Eight Tory MPs progress to next round in race to replace Boris Johnson

Political Correspondent Carl Dinnen has the latest developments on the Conservative leadership race as it is revealed who the successful contenders are who will go through to a vote on Wednesday

Eight candidates have made it through to the next round in the race to replace Boris Johnson as prime minister.

Each candidate was required to receive 20 nominations to be Conservative Party leader from Tory MPs, in order to get their name on the ballot paper for the competition's first vote.

Sajid Javid is the competition's most significant drop-out, with the ex-health secretary announcing his departure from the contest just before today's results were announced.

In a statement, he said: "I look forward to seeing the debate unfold and to see colleagues working together as a united Conservative Party once the leadership election is concluded."

Who got through?

  • Rishi Sunak

  • Penny Mordaunt

  • Tom Tugendhat

  • Nadhim Zahawi

  • Liz Truss

  • Jeremy Hunt

  • Suella Braverman

  • Kemi Badenoch

Former chancellor Rishi Sunak guaranteed his place on Wednesday's ballot paper long before his rivals after launching his campaign early and gaining more than double the 20 nominations needed to progress.

It appears Transport Secretary Grant Shapps, on the other hand, accepted early on that he would not receive enough backing to reach the first round of voting and dropped out early this morning.

Trade minister Penny Mordaunt and backbencher Tom Tugendhat also secured their place on the ballot paper well ahead of time, as did Foreign Secretary Liz Truss.

Former health secretary Jeremy Hunt also made it through but reports say he had been struggling to get enough nominations and managed to scrape in late on.

Mr Hunt has denied speculation that Mr Sunak’s campaign engineered MPs’ votes to help him clear the first hurdle of the Tory leadership contest.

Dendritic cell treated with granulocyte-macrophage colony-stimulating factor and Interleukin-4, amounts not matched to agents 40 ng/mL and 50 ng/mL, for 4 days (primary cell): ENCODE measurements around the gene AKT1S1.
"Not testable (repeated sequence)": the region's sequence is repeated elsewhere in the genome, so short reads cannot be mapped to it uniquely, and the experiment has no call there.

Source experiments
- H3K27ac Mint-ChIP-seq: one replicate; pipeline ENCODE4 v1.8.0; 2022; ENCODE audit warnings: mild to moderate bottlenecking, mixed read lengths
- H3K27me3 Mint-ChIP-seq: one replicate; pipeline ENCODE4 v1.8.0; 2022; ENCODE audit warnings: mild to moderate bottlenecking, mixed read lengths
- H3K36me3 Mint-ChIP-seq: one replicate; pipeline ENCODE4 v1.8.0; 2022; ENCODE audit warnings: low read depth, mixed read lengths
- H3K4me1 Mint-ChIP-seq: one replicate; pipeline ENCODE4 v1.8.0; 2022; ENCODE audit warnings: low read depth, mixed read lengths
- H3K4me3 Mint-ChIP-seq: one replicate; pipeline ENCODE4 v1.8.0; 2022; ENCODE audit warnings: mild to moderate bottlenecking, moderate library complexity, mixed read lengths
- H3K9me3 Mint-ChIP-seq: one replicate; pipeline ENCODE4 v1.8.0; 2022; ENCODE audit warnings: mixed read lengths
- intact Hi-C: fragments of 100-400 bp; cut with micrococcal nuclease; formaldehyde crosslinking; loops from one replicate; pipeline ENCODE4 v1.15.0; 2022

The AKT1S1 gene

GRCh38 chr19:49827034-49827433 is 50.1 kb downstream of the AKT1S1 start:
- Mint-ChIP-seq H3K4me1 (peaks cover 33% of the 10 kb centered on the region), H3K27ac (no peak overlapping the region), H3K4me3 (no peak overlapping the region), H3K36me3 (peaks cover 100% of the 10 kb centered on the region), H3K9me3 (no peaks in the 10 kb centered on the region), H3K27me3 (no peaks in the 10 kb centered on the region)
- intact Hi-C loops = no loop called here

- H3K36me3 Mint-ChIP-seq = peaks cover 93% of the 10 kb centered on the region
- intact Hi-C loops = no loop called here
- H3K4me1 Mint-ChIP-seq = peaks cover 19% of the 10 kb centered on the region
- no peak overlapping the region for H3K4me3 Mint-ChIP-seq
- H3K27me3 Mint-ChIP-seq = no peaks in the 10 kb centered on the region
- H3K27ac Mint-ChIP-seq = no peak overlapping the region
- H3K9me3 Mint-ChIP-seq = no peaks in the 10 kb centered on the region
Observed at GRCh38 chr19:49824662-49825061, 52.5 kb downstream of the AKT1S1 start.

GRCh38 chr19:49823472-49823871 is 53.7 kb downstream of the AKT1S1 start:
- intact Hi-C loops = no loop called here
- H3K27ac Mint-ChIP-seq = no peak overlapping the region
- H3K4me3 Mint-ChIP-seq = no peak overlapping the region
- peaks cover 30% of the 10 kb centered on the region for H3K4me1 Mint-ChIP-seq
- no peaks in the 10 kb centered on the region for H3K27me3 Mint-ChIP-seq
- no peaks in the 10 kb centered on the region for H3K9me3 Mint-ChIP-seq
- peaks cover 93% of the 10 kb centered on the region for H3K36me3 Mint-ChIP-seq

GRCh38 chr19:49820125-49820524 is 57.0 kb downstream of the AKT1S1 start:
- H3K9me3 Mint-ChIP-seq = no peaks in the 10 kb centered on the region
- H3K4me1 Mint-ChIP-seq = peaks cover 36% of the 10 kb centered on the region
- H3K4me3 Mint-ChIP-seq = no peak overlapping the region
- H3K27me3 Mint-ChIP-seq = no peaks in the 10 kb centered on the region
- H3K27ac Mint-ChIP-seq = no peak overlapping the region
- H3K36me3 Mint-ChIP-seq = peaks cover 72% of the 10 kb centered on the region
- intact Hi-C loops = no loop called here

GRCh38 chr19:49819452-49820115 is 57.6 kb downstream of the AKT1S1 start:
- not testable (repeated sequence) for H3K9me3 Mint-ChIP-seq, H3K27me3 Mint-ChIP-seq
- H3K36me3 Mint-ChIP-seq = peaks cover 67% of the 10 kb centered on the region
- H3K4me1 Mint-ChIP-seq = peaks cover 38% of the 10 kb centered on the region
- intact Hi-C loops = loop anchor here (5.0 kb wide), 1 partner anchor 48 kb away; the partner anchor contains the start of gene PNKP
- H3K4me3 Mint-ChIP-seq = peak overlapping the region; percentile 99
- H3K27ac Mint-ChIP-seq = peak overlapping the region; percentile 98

It came after Culture Secretary Nadine Dorries accused Mr Sunak’s team of “dirty tricks” after claims that one of his supporters – ex-chief whip Gavin Williamson – had been trying to “syphon off” votes for Mr Hunt so he would make it to the final run-off with Mr Sunak. “This is dirty tricks/a stitch up/dark arts. Take your pick. Team Rishi want the candidate they know they can definitely beat in the final two and that is Jeremy Hunt,” she tweeted.

Former equalities minister Kemi Badenoch and Attorney General Suella Braverman also made it through to the next round, as did Chancellor Nadhim Zahawi.

Suella Braverman was the fifth candidate thought to have got over the line. Credit: PA

Ms Braverman, appearing at the Centre for Social Justice hustings, told the PA news agency she was “honoured” to move to the next stage of the Conservative Party contest. She said she was looking forward to the process playing out.

Rehman Chishti, a newly appointed Foreign Office minister who is largely unknown outside of Westminster, dropped out after failing to secure a single publicly-declared nomination.

He tweeted: "I will not be taking my campaign any further for the leadership of our party @Conservatives as I have not been able to secure the necessary parliamentary backing".

In a resignation letter posted online, the MP for Gillingham and Rainham also wrote: "My campaign was a bottom-up campaign with very few resources."

What now?

The competition's first official vote takes place on Wednesday. Any contender who does not get at least 30 supporters will be forced to drop out.

If all candidates receive 30 votes, then the MP with the least support will be eliminated.

A second ballot will follow on Thursday with further ballots to be held next week until the list of candidates is reduced to a final two – who will then go forward into a postal ballot of party members.

The final two will then spend the summer campaigning around the country before a winner is announced on September 5.

The developments came as Labour accused the government of “running scared” after it refused to allow parliamentary time for a Commons vote of no confidence in Mr Johnson and his administration.

This could have triggered a general election if the Tories had lost it.